1. i just got back from the closing night performance (22mar2011) and i am with you on a lot of points. while i have enjoyed the recording and the live broadcast of concert performances in the past, i am not sure that this translation to the stage added anything to the beauty and drama of the work as we know it. in fact, i was left underwhelmed and more than a little confused. for one thing, i found the need for the singers to play up the drama for the stage robbed them of the focus in the singing; in fact, more than once, they sounded exhausted or out of breath. i say this by way of comparison with the singer who replaced romina basso at the 11th hour (we were informed that she got into paris only at 4 pm today!) and who sang from the orchestra since she didn't know the staging/blocking (she had a non singing double on stage). she, daniela pini, sounded much more in control and sang with nuanced emotion. i am not against staged performances but many times, i find singers tend to overact and this can take away from their vocal stamina. for e.g., it's easy to act crazy/mad but not so easy to do it well. ms lemieux's mad scene and mad portrayal belonged to the first sense; it was sad to see some of the vocal shadings and colouring gone by the way side from all the fumbling and dashing around which left her breathless in parts. the same can be said for ms lamore to some degree. by comparison, mr jarrousky whose character was not given over to such histrionics sang sublimely. it is no wonder he got more 'bravos' (i agree that he may have a more vociferous local fan base but i am not convinced that that is the only reason). Pierre Audi's direction may be to blamed for all this. Many times I found that the singers were just told to turn on 'drama' switch, as it were, without any correlation to the musically material or dramatic intention of the scene. I found there was very little dramatic coherence or character development so that it was hard to identify with any of the characters in their personal psyche. I had so much expectation for this to be a truly stunning success given its history and gestation but was left underwhelmed. this was a truly top-notched cast and they can all do justice to the piece. it is just the dramatics and development that needs to be majorly fine-tuned for this opera to not end up as a curiosity that leaves some of its audience alienated and confused.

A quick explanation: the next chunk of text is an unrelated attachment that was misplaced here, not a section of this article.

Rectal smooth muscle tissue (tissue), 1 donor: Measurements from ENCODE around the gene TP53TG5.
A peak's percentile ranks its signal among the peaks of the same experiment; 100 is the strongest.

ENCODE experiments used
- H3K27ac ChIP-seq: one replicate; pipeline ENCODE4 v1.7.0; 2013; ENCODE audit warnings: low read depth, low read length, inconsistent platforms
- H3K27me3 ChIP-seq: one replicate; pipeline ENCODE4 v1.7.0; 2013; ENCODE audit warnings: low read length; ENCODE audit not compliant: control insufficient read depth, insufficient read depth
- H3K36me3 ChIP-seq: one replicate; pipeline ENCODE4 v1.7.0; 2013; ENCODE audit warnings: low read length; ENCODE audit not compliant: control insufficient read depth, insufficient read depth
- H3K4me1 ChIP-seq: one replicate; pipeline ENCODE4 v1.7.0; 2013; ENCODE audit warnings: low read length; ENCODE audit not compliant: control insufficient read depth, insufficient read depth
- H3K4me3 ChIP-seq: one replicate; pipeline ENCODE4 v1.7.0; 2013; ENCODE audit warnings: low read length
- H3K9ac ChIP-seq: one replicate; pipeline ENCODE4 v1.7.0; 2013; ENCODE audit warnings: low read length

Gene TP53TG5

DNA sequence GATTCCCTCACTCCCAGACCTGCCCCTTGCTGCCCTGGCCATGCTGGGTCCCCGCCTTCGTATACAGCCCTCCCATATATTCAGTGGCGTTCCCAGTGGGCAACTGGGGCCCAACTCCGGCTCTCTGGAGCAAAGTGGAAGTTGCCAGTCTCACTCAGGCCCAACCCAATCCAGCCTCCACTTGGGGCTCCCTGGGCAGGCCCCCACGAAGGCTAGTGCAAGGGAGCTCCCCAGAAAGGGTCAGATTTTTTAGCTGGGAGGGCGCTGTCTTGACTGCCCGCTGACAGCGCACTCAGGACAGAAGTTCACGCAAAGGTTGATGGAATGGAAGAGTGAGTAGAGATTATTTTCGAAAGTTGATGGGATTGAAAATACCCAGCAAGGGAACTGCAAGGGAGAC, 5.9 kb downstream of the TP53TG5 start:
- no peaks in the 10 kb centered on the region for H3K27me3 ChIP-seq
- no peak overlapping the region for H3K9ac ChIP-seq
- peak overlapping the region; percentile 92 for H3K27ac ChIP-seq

2. Hi Andrew and thanks for your comment. I hope Jennifer was great on the final night as she was at the premiere.

    I understand your points and obviously agree, although one point is maybe worth rehashing a bit. I don't mind if the singers sound a tad less good than they do on the recordings, of all the stage action compensates by bringing some extra quality to the piece. My beef with Audi's staging was that the singers were running like crazy (Orlando) but only to portray a caricature of a madly jealous person, instead of bringing something "new"/different out of the work that could not be communicated through music alone but could have been done through image, gesture, or interaction among characters.

    With a staging like this, the cuts to shorten the opera would have been welcomed on my end ;)

    Thanks again and cheers